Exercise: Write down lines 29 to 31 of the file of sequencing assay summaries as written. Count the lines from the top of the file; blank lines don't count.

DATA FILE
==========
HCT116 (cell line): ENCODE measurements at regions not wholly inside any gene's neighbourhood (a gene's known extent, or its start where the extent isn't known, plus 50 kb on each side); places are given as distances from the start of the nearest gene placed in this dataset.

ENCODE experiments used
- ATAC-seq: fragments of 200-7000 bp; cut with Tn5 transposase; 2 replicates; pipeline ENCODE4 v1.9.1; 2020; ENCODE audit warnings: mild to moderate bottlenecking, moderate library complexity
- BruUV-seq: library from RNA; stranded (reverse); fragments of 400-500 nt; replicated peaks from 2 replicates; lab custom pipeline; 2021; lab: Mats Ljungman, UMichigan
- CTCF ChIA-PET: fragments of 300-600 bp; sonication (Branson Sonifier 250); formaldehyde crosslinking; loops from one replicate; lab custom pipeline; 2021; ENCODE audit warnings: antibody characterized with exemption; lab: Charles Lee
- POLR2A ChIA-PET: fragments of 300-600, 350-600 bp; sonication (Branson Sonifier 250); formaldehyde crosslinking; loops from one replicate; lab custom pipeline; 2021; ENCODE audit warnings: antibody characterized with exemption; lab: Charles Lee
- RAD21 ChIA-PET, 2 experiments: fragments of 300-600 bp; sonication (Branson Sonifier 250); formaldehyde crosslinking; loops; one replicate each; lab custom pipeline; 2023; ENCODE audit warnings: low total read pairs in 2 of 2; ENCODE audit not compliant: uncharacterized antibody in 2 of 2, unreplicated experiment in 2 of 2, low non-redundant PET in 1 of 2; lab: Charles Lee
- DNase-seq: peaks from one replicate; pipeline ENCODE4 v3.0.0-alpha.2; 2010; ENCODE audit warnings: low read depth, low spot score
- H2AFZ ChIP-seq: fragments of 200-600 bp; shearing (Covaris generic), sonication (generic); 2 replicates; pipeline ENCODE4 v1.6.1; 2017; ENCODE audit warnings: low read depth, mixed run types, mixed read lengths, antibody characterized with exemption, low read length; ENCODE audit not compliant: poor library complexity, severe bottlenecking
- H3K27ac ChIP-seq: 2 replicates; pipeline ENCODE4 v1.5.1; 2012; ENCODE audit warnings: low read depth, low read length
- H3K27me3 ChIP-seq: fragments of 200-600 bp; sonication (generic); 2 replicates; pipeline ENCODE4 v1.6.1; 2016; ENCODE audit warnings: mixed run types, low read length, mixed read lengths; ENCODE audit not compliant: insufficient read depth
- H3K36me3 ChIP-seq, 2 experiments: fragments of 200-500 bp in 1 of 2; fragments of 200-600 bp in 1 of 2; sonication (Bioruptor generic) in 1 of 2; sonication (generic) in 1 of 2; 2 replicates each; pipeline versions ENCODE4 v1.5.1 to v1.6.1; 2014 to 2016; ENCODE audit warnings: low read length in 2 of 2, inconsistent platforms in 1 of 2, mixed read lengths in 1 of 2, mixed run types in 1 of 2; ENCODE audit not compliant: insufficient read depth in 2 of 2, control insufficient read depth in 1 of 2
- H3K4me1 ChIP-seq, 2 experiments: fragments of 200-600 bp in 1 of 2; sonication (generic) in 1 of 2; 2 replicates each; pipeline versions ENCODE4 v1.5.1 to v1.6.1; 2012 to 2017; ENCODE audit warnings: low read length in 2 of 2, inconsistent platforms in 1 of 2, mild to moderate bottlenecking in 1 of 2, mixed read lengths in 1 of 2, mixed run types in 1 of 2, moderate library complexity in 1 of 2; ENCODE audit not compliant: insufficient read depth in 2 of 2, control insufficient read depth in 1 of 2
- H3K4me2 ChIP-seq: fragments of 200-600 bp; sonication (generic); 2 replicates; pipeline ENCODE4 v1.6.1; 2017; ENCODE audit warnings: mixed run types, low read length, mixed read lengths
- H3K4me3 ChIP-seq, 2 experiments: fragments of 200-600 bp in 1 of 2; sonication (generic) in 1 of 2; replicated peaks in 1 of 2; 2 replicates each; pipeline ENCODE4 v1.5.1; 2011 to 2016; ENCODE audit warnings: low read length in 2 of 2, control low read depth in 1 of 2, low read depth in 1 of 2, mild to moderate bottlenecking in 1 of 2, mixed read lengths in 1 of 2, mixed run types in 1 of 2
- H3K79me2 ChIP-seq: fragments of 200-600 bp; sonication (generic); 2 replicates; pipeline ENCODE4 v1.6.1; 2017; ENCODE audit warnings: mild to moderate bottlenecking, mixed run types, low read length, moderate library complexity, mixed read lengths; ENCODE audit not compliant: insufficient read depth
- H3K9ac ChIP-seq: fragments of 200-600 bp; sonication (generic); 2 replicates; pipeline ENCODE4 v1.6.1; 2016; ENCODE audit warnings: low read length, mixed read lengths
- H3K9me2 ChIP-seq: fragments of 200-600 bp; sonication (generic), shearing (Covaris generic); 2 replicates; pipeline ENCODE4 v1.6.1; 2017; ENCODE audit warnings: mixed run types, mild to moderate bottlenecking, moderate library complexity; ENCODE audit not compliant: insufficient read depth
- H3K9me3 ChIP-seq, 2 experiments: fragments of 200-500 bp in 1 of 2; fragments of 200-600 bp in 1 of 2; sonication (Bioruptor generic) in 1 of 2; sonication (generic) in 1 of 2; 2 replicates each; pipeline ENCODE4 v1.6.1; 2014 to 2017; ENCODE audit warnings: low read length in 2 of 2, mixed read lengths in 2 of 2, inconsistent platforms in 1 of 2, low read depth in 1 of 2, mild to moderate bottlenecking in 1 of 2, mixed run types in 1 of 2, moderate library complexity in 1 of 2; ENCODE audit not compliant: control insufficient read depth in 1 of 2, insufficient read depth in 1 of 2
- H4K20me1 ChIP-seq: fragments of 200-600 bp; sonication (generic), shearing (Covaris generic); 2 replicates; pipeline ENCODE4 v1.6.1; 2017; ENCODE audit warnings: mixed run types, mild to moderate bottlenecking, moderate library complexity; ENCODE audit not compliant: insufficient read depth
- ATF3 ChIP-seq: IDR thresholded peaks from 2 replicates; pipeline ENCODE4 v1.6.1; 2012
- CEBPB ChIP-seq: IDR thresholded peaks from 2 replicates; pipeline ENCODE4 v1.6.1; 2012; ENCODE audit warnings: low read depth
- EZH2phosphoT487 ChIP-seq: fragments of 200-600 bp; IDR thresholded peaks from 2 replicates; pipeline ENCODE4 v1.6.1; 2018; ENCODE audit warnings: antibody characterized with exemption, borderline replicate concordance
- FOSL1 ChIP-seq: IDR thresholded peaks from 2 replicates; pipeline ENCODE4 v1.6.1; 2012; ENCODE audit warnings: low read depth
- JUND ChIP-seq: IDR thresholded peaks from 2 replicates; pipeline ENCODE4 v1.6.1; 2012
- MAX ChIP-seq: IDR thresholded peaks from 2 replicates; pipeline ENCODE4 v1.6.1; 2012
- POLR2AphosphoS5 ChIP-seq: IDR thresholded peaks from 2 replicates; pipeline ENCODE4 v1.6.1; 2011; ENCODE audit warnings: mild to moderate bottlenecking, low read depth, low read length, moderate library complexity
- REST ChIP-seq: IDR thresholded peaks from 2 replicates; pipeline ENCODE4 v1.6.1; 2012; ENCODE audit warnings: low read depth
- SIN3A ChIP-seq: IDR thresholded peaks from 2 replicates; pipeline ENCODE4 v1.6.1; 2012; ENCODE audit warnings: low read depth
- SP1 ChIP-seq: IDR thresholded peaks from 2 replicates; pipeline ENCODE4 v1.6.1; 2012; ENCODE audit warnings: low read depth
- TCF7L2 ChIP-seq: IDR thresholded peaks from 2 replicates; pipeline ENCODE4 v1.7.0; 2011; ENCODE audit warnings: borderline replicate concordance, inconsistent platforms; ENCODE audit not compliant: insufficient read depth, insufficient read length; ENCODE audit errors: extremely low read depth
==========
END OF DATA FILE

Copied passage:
- SIN3A ChIP-seq: IDR thresholded peaks from 2 replicates; pipeline ENCODE4 v1.6.1; 2012; ENCODE audit warnings: low read depth
- SP1 ChIP-seq: IDR thresholded peaks from 2 replicates; pipeline ENCODE4 v1.6.1; 2012; ENCODE audit warnings: low read depth
- TCF7L2 ChIP-seq: IDR thresholded peaks from 2 replicates; pipeline ENCODE4 v1.7.0; 2011; ENCODE audit warnings: borderline replicate concordance, inconsistent platforms; ENCODE audit not compliant: insufficient read depth, insufficient read length; ENCODE audit errors: extremely low read depth